by Michael J. Deeb

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Michael J. Deeb

is the author of seven novels which take place during the American Civil War known as The Drieborg Chronicles.
Duty and Honor is the first novel of The Drieborg Chronicles.
Duty Accomplished is the second novel.
In Honor Restored the character Michael returns to the life of a farmer.
In the fourth novel, The Lincoln Assassination Michael Drieborg works with a team of marshals.
The title 1860 America Moves Toward War explores the issues at stake in the 1860 elections.
In The Way West, Michael Drieborg's youngest son runs away to join the US Cavalry in the West. Civil War Prisons follows the fate of both Union and Confederate captives and the quality of life they each endured during their confinement.

Mike Deeb, with co-writer Robert Lockwood Mills, has also penned two novels which explore the Kennedy Assassination and attempts to answer the question, "Did Oswald Really Act Alone?" Learn more at

Michael also blogs on the Website, telling the stories of the freest people on earth.

  • A Great Read!
    I couldn’t put this book down once I got started. The detail was great and I really like the main character, Michael. Knowing that so much research went into this book made it exciting to read!


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Trading With the Enemy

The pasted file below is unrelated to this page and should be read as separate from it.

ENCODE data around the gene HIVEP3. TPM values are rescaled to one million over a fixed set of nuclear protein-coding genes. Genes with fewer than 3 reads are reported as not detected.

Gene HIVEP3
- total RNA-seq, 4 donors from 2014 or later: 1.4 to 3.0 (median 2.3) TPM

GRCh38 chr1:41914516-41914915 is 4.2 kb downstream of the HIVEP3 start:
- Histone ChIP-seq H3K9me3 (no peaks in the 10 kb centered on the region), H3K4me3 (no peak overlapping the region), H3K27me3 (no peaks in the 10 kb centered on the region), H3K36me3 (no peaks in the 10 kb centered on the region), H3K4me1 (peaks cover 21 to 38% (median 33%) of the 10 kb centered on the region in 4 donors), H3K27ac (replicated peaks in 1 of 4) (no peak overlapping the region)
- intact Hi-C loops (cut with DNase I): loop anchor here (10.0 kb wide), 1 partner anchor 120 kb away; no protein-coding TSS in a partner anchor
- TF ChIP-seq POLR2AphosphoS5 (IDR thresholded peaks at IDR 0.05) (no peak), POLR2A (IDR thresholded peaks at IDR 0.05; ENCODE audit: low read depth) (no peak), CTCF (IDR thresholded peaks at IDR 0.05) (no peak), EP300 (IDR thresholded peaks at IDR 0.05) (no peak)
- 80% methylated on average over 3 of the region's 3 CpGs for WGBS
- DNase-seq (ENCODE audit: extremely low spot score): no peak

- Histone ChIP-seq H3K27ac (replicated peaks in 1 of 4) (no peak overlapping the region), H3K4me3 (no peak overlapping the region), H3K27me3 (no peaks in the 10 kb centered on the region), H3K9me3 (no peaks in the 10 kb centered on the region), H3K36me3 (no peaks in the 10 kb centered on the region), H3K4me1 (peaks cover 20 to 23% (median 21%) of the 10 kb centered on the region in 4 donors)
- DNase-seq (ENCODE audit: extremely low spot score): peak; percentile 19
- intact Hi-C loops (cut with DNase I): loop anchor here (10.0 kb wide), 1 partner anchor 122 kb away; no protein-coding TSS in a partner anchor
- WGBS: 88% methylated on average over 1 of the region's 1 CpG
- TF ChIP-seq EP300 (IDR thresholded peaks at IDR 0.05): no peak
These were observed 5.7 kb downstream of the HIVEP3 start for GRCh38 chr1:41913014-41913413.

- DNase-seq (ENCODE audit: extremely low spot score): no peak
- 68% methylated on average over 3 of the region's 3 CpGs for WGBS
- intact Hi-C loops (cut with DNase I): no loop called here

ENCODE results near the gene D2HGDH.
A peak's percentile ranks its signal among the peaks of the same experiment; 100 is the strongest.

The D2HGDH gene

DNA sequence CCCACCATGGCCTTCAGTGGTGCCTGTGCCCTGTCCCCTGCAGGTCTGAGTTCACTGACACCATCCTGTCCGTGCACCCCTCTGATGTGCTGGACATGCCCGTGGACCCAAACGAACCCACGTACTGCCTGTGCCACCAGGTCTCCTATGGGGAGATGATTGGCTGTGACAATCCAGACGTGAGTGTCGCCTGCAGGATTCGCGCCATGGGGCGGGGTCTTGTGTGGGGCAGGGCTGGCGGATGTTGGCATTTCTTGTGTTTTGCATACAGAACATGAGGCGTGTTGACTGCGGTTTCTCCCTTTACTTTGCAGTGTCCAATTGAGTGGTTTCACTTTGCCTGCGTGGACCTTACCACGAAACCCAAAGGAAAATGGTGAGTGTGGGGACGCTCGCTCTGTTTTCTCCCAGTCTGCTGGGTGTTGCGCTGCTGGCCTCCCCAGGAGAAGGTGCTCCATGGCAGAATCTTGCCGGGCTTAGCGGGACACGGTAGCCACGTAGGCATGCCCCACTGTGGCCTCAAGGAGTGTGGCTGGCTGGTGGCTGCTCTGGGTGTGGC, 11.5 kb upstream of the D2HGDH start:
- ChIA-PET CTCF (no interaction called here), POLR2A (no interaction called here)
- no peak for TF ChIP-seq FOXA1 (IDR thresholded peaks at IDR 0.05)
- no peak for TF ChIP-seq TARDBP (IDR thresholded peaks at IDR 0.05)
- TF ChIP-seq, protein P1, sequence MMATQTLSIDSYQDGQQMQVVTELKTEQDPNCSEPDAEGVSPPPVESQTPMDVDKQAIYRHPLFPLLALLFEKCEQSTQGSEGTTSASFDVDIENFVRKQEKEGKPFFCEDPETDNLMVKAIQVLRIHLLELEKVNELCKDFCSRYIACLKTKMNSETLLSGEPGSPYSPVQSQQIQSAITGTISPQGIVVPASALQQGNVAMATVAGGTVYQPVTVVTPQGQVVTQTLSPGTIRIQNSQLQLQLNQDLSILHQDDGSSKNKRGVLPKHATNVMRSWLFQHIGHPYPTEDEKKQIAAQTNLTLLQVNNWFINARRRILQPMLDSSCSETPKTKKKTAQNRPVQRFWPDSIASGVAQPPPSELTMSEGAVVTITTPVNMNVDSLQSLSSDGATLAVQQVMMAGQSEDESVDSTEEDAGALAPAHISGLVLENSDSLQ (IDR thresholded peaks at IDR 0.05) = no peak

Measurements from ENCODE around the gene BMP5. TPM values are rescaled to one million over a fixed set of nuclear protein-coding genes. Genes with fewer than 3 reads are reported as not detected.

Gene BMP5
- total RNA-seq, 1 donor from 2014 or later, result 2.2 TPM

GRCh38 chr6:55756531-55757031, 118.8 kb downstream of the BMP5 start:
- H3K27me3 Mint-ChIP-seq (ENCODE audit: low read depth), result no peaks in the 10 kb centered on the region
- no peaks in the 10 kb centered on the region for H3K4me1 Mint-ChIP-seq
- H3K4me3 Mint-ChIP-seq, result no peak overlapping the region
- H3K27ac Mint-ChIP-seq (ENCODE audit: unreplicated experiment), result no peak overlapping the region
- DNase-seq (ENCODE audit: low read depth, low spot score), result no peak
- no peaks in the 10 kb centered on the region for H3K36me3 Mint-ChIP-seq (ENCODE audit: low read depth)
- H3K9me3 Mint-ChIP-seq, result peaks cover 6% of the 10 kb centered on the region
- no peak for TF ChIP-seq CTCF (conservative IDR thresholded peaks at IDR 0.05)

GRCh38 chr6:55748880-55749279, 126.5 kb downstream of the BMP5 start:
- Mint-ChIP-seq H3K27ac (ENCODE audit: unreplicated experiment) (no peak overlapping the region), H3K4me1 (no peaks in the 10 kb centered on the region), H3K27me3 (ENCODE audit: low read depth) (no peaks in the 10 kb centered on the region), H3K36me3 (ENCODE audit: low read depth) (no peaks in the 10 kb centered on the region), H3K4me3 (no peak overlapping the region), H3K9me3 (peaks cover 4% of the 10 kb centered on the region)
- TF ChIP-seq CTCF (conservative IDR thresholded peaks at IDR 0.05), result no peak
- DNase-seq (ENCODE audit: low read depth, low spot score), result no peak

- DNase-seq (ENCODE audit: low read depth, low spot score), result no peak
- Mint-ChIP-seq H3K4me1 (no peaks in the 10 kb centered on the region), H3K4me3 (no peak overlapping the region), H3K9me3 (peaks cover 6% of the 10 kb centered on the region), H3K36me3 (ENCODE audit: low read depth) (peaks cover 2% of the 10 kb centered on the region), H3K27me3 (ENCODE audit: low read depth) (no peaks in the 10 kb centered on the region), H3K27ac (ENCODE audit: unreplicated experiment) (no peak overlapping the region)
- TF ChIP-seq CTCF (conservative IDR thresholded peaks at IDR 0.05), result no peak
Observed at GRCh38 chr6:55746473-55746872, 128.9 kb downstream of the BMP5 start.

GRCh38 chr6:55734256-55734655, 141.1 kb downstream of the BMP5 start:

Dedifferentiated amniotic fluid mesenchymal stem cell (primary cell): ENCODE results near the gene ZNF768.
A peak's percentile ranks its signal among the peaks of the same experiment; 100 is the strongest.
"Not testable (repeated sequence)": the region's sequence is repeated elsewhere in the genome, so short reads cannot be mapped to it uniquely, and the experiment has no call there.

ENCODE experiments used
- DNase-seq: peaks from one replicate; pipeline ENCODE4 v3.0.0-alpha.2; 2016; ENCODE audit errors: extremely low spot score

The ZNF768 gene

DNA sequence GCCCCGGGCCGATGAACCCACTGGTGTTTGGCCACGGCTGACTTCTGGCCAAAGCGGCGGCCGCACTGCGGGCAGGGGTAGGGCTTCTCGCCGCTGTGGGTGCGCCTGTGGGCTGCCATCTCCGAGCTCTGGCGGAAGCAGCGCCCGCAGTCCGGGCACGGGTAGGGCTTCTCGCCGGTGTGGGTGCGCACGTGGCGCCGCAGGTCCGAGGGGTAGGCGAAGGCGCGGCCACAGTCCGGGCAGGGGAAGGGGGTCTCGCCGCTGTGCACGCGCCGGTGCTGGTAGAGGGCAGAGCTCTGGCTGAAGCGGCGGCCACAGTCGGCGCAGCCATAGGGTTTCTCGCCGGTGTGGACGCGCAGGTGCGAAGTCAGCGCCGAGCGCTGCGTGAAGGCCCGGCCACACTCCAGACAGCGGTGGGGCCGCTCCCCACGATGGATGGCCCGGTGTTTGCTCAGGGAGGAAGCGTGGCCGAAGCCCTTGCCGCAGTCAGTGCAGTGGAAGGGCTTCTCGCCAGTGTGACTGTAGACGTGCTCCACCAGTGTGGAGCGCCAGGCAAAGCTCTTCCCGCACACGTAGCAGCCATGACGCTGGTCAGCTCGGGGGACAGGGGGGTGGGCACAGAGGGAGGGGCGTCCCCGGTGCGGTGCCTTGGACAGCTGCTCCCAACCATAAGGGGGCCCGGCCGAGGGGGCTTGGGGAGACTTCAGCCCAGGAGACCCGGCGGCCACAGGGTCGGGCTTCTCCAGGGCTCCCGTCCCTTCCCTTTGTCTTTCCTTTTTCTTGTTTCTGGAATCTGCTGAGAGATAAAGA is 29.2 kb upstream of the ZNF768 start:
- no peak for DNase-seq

The Importance of Cotton in the North


In 1861, the South’s cotton was not only essential to the operation of New England,s mills, but also essential for the employment of tens of thousands of northern workers.

But an integral part of Union war strategy was to blockade the South’s ports. The blockade would deny the Confederate States of America the ability to export cotton and thus earn funds they needed to buy war material, and other goods they could not produce in their country. In addition, England needed cotton for it’s mills too. Southern cotton might just nudge them to recognize the Confederacy.

Thus, a dilemma. What to do about the need for the South’s cotton in New England as well as Great Britain ?

During July of 1861, Congress gave the president and the Treasury Secretary the right to issue, “such trading licenses as the public good might require.”

Very quickly, President Lincoln and his administration saw that they had virtually lost control of the situation. Cotton permits were sold on the streets of New York, soldiers were bribed, traders were blackmailed, and Treasury agents were quickly involved in the illegal cotton trade. The Secretary of War’s office reported that the thirst for cotton had corrupted and demoralized the army in the West, too.

General Sherman, with his headquarters in Memphis, complained that the sale of cotton north from the area under his command had resulted in the large supply of arms delivered to the Confederacy.

General Butler, arrived in New Orleans with a net worth of less than $250,000. He left a year later worth over one million dollars.  A prominent Massachusetts abolitionist convinced Lincoln to liberalize between-the-lines cotton trading, saying “… we must have cotton.”

Butler was transferred from New Orleans to Norfolk. He just took his family members with him. There he set up his corrupt system. It was through his area that most of Lee’s supplies came until the end of the war.

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